Offer an Outcome

The final step in telling the tale is the attainment of the specific therapeutic goals that have been negotiated in the Outcome-Oriented Assessment. This may not be the complete goal or the total acquisition of everything the client desires, but may be one of those specific steps leading in the desired direction.

When it comes to how you end the story, there are several possibilities:

■ It may end in a clear, direct, and even poignant outcome, as in the message about looking after yourself (Story 5) or not flying off the handle (Story 47).

■ The outcome may be ambiguous, allowing the child to search for his or her own meaning—such as in Story 25, "Build on What You Are Good At," which might leave the child to ponder, "What am I good at, and how can I build on that?"

■ The story may not reach a conclusion at all but invite the child to find his or her own, as in Story 73, "Collaborative Problem Solving."

At the end, the character discovers what it feels like to reach his or her objective. He may feel confident in just making one small step toward what had previously seemed an unobtainable objective. She may discover what differences it makes to the ways that she is thinking, feeling, and doing things. He might look forward to replicating those experiences again in the future so that the outcome is not just a one-time achievement. Or she may simply enjoy the process of learning and discovering.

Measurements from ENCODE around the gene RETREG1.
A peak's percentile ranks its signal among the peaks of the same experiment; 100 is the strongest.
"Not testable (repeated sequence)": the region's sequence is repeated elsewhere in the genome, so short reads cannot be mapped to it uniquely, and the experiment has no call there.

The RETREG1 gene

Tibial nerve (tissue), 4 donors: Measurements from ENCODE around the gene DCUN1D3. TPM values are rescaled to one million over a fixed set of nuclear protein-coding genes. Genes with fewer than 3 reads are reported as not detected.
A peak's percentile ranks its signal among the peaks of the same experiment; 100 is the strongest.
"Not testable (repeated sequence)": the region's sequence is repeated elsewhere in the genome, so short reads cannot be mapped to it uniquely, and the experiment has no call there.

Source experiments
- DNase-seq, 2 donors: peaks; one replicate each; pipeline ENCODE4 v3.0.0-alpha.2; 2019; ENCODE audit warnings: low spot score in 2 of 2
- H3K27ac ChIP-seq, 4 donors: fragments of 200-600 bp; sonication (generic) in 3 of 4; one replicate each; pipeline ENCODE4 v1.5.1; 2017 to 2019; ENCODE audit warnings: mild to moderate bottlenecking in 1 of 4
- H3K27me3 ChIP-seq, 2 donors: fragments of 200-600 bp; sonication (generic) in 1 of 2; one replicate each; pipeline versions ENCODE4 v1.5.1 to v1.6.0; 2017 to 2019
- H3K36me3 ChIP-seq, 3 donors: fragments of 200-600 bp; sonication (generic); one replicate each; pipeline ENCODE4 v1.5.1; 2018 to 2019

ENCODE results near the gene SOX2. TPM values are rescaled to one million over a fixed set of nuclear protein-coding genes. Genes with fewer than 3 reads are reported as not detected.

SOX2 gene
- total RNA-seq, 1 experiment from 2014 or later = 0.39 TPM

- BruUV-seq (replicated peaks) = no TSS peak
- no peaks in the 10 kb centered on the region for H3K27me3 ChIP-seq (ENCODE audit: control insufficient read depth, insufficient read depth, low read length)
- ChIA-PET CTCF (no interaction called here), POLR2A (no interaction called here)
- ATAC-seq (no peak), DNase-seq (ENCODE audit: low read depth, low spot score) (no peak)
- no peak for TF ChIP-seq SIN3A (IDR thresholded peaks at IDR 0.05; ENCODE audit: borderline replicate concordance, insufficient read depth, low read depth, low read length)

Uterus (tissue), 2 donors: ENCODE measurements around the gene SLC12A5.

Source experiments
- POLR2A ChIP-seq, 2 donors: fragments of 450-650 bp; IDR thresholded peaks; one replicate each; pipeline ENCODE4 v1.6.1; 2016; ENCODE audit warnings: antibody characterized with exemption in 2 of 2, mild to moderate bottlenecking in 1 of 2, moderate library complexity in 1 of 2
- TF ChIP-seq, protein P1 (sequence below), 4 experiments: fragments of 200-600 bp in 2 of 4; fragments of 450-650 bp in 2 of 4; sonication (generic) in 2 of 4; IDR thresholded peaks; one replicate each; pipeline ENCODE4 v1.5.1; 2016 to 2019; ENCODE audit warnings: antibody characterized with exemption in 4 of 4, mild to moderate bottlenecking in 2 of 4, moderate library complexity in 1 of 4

We need to be mindful that our young listeners may not necessarily interpret the story in the way in which we had intended it to be heard. They may project a meaning into the story that we, the therapist, had not necessarily intended to communicate. Ifthis is the case, it is important to work with the interpretation the child derives from the story, for that may have greater impact and meaning than the message we had planned. In our storytelling we need to be flexible enough to build on the child's meanings in a way that constructively helps that child move toward the desired therapeutic goal.

In sum, a simple guide is to plan the metaphor in the order Outcome, Resources, Problem, and Character, then present or tell the metaphor as a story that moves from the Problem, through the Resources, to the Outcome. In this process, it may be helpful to revisit the guidelines for effective storytelling that I discussed in Chapter 2, along with the use of the storyteller's voice. My encouragement is that you experiment with these guidelines to help enhance the effectiveness ofthe therapeutic message. Test them out, see the things that work for you and your clients. Use those things that help engage your listeners and involve them in the process of storytelling. Discard those that do not.

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